0
$\begingroup$

Consider the quadratic equation $a_2x^2+a_1x+a_0=0$

If $x_1$ and $x_2$ are the roots of the quadratic then its Vieta's formulas are : $\left\{ \begin{align} x_1 + x_2 &= -\dfrac{a_1}{a_2}\\ x_1 \cdot x_2 &= \dfrac{a_0}{a_2} \end{align} \right.$

In a similar manner if $x_1,x_2,x_3$ are the three roots of $a_3x^3+a_2x^2+a_1x+a_0=0$ then its Vieta's formulas are : $$\left\{ \begin{align} x_1 + x_2 + x_3 &= -\dfrac{a_2}{a_3}\\ x_1 \cdot x_2 \cdot x_3 &= -\dfrac{a_0}{a_3}\\ x_1x_2+x_1x_3+x_2x_3 &= \dfrac{a_1}{a_3} \end{align} \right.$$

Should I do one more? If you consider $a_4x^4+a_3x^3+a_2x^2+a_1x+a_0=0$ and $x_1,x_2,x_3,x_4$ are the 4 roots of the equation then it's possible to give such 4 formulas, you may call those Vieta's foemulas but my question is what's the use of it?

For any n degree polynomial there exists such n formulas. Should I remember those all the times to solve some handcrafted problems?

And how many of those you do remember?

$\endgroup$
1
$\begingroup$

An infinity.

The formulas are pretty regular. You form the sums of all distinct products of $n-k$ coefficients and equate them to the ratio of the $k^{th}$ coefficient and the leading one.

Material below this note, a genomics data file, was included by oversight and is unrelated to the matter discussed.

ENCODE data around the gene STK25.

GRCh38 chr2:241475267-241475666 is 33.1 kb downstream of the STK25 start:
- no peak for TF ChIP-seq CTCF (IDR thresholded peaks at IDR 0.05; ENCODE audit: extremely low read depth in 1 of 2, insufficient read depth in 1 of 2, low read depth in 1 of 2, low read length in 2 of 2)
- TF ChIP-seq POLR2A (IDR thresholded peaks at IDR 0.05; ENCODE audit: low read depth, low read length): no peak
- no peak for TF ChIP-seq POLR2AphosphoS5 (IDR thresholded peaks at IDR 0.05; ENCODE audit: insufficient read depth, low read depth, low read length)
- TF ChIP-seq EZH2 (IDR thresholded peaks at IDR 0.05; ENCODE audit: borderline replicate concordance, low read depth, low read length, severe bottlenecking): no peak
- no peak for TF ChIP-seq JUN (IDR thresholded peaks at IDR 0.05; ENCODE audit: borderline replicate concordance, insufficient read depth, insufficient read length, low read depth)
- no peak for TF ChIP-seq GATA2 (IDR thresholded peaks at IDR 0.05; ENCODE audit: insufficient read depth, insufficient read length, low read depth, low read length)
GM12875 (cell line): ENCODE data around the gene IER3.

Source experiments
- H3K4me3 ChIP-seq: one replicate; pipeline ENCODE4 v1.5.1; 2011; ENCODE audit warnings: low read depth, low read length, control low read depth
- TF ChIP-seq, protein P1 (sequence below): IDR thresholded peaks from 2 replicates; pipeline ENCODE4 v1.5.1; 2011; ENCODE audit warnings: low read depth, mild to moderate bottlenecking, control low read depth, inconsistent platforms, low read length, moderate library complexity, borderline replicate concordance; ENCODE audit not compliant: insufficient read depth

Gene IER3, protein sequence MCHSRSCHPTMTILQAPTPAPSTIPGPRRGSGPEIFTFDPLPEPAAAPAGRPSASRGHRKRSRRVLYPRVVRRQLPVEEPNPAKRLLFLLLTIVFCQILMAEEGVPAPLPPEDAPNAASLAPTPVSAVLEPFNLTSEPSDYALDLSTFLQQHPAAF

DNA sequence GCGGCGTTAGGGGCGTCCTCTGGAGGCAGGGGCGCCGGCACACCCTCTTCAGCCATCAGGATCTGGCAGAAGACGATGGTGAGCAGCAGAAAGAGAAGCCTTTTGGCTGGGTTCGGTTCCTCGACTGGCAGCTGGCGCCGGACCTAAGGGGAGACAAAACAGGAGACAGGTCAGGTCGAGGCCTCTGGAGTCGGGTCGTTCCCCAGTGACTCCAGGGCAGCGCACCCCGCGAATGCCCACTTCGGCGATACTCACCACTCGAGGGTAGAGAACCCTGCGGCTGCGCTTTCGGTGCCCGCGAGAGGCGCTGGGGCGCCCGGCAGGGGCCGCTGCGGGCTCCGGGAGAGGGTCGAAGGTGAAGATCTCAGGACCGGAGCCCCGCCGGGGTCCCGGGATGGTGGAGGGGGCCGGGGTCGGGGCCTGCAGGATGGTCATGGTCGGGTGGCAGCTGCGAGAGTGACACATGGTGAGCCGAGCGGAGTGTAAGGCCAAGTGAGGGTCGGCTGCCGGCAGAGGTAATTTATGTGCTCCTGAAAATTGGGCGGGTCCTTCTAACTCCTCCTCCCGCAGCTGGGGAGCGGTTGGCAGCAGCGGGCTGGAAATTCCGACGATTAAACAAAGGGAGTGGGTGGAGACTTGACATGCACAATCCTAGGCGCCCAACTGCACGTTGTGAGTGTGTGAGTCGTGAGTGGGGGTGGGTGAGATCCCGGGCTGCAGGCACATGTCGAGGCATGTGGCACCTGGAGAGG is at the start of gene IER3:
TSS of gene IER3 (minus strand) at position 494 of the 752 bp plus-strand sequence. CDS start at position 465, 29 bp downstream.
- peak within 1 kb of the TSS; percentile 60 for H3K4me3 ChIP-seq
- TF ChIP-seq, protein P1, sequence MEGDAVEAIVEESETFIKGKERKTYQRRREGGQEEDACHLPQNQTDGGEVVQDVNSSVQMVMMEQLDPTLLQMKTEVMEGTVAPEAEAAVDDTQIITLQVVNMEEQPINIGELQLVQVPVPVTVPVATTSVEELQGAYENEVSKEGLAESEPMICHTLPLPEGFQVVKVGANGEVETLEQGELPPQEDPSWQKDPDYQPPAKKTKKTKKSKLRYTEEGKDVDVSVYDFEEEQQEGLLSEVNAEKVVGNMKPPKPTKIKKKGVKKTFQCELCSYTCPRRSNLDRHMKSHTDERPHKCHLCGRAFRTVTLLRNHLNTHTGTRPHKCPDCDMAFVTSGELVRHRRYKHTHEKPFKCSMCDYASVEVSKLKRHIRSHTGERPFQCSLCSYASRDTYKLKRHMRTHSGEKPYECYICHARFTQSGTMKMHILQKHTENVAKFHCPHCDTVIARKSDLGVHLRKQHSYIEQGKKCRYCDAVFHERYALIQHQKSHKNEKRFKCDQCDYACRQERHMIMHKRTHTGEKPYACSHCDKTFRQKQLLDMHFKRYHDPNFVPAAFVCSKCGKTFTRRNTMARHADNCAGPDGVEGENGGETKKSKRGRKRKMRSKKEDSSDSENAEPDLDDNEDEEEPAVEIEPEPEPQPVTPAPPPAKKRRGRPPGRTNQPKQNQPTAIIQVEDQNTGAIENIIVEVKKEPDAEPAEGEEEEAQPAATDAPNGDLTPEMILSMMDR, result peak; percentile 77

From scratch, for $n=4$,

$$\begin{cases}x_1+x_2+x_3+x_4=-\frac{a_3}{a_4}, \\x_1x_2+x_1x_3+x_1x_4+x_2x_3+x_2x_4+x_3x_4=\frac{a_2}{a_4}, \\x_1x_2x_3+x_1x_2x_4+x_1x_3x_4+x_2x_3x_4=-\frac{a_1}{a_4}, \\x_1x_2x_3x_4=\frac{a_0}{a_4}.\end{cases}$$

The number of terms follows the Binomial distribution, $(1),4,6,4,1$.

$\endgroup$
  • $\begingroup$ Would you please write those formulas for $n=6$ and give me a hint about why the number of terms follow the Binomial distribution? $\endgroup$ – ARahman Oct 11 '18 at 16:32
  • $\begingroup$ @ARahman: nope, your job. Think of combinations. $\endgroup$ – Yves Daoust Oct 11 '18 at 17:58
0
$\begingroup$

First, it's easier if you assume the leading coefficient (i.e. the coefficient of $x^n)$ is $1,$ which you can always arrange in practice by factoring out the leading coefficient. Then the formulas follow a simple pattern, and you only have to remember the pattern.

$-\left(\text{sum of products-one-at-a-time of the roots}\right)=$ coefficient of $x^{n-1}$

$+\left(\text{sum of products-two-at-a-time of the roots}\right)=$ coefficient of $x^{n-2}$

$-\left(\text{sum of products-three-at-a-time of the roots}\right)=$ coefficient of $x^{n-3}$

$$ \cdots $$

$(-1)^{n-1}\cdot\left(\text{sum of products-}(n-1)\text{-at-a-time of the roots}\right)=$ coefficient of $x^{n-(n-1)} = x^1$

$(-1)^{n}\cdot\left(\text{sum of products-}n\text{-at-a-time of the roots}\right)=$ coefficient of $x^{n-n} = x^0$ (constant term)

$\endgroup$

Your Answer

By clicking “Post Your Answer”, you agree to our terms of service, privacy policy and cookie policy

Not the answer you're looking for? Browse other questions tagged or ask your own question.